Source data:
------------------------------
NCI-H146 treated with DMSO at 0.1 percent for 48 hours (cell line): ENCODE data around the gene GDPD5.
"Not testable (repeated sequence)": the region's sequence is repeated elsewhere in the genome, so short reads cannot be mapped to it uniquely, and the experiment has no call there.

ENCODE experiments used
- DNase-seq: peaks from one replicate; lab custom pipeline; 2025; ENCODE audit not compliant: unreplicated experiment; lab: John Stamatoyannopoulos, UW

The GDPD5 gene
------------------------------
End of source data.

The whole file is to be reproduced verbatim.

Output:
NCI-H146 treated with DMSO at 0.1 percent for 48 hours (cell line): ENCODE data around the gene GDPD5.
"Not testable (repeated sequence)": the region's sequence is repeated elsewhere in the genome, so short reads cannot be mapped to it uniquely, and the experiment has no call there.

ENCODE experiments used
- DNase-seq: peaks from one replicate; lab custom pipeline; 2025; ENCODE audit not compliant: unreplicated experiment; lab: John Stamatoyannopoulos, UW

The GDPD5 gene